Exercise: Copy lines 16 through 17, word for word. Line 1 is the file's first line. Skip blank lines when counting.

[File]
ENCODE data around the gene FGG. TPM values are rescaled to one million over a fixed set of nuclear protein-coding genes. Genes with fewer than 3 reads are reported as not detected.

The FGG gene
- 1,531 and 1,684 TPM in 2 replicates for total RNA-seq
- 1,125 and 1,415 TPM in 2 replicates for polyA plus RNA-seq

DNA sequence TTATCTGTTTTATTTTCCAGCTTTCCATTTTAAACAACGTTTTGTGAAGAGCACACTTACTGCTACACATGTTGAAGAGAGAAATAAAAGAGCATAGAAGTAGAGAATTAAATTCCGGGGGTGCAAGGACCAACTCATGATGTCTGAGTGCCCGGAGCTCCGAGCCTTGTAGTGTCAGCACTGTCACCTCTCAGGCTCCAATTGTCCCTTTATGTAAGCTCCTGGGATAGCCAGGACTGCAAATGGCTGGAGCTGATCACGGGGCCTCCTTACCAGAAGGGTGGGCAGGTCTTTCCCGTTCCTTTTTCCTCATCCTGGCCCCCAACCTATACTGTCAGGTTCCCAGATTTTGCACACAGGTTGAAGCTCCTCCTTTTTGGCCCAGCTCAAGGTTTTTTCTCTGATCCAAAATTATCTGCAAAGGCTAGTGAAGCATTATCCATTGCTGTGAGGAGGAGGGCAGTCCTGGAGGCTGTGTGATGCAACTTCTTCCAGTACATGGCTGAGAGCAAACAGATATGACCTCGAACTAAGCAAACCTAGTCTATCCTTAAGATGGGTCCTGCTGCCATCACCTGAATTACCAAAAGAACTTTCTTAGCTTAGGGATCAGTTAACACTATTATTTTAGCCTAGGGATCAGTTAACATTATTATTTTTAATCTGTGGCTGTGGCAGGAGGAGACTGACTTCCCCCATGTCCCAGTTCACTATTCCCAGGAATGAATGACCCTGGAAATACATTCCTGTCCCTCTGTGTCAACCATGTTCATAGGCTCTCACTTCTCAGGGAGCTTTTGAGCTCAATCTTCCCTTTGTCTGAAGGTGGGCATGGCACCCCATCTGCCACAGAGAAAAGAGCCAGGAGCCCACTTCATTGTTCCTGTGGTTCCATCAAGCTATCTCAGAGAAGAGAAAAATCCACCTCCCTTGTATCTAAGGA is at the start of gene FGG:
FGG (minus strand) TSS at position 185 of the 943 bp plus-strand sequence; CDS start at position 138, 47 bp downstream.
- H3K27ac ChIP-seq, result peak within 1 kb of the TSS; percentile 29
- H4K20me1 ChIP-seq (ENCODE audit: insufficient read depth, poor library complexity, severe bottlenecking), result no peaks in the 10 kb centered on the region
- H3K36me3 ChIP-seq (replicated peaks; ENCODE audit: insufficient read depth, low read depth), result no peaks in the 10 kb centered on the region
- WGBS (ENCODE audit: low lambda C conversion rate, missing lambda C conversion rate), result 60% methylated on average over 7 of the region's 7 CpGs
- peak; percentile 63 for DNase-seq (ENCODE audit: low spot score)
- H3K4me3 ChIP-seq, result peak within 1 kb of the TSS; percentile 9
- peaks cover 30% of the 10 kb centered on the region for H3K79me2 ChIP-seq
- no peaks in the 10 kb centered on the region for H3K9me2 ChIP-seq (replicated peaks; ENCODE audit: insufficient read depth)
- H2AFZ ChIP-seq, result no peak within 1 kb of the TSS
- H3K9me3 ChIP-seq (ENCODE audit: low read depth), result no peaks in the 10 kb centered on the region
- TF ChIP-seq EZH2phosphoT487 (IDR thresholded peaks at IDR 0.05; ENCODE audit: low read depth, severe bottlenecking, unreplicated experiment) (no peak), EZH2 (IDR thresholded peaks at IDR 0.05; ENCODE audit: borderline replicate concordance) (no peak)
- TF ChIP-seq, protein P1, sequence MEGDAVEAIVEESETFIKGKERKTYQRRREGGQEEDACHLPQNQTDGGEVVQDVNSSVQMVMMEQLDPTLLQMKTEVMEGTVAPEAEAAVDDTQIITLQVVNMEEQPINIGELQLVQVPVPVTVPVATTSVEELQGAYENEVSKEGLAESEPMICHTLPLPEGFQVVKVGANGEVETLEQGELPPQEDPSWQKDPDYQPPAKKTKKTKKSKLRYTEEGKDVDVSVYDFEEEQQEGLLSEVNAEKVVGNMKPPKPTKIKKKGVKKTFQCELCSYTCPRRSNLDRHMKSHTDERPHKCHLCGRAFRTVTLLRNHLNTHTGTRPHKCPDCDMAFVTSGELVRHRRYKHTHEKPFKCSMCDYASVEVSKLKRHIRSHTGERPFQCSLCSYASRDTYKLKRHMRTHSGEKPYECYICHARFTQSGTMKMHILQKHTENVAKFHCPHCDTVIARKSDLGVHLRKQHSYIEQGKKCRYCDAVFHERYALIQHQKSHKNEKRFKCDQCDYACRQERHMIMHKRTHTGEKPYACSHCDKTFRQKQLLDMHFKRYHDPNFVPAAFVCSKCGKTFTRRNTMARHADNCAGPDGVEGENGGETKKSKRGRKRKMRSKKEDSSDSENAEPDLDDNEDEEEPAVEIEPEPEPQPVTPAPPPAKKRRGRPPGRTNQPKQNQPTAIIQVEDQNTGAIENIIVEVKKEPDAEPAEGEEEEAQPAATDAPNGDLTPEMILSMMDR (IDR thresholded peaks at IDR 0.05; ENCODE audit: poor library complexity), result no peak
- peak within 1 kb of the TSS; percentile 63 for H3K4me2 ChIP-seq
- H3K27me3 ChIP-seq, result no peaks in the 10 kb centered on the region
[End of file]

- H3K9me3 ChIP-seq (ENCODE audit: low read depth), result no peaks in the 10 kb centered on the region
- TF ChIP-seq EZH2phosphoT487 (IDR thresholded peaks at IDR 0.05; ENCODE audit: low read depth, severe bottlenecking, unreplicated experiment) (no peak), EZH2 (IDR thresholded peaks at IDR 0.05; ENCODE audit: borderline replicate concordance) (no peak)